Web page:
Steven Benen has a good item up this afternoon detailing Republican attacks on the candidates’ latest target: Student loans. Herman Cain the latest presidential candidate to take on the issue — he’s now saying that the federal government shouldn’t be involved at all in helping students pay for college.
It’s a perfectly reasonable issue for conservatives to support on the merits. If you believe in a smaller federal government that should stick to only those issues explicitly mentioned in the Constitution, you might well oppose any form of federal student aid.
The only problem for Republicans is that very few members of the public are that sort of conservative when push comes to shove — that is, when abstractions about big government are replaced by discussion of specific programs and policies. Especially not when it comes to education aid, which is wildly popular.
I couldn’t find a specific question about entirely ending the federal role in student loans, but what I did find was one poll question from CNN last March:
As you may know, under the current federal program to help pay for college, students get loans from banks and other financial institutions, with the government guaranteeing those loans. Would you favor or oppose a proposal to have the government provide loans to college students directly, which would increase the amount of money available for college loans?
That one wins 64-34. So the pool of voters who might be looking to get rid of student loans is capped by that answer at a third of the electorate, but presumably lots of those simply opposed increasing those loans (or, perhaps, favored keeping banks involved in the process).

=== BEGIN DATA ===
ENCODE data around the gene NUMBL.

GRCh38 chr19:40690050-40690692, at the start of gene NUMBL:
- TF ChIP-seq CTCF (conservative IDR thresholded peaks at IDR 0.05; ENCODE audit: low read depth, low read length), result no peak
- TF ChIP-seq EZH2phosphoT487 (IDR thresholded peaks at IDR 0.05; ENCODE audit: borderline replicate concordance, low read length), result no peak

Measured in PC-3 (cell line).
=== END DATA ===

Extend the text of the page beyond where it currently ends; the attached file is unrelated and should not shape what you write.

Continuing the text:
The only other potentially relevant question directly about education I found was an ABC/Washington Post poll from way back in 2000, which asked: ”Do you think federal spending on education should be increased, decreased or kept about the same?” Now, that question was probably more about local public schools than about college financial aid, but nevertheless it presumably taps into any strong libertarian or federalist objections out there to any federal involvement in education at all. And the answers? A whopping 8 percent wanted education spending decreased, compared to 65 percent for an increase and 26 percent who liked the status quo.
In the same vein, in a YouGov survey earlier this year, fewer than 20% wanted to federal spending on education even when prompted by the notion that taxes would be needed to pay for that spending.
Political scientists will tell you that for the most part the fundamentals of the economy and war and peace matter the most in presidential elections. But in normal elections, that’s true at least in part because both Democrats and Republicans try to emphasize poll-tested issues on which they know that the public supports their positions. If Republicans really want to make the 2012 elections about massively unpopular positions that appeal to only a handful of ideologues and true believers…well, I’m sure Barack Obama would be happy to take them up on it.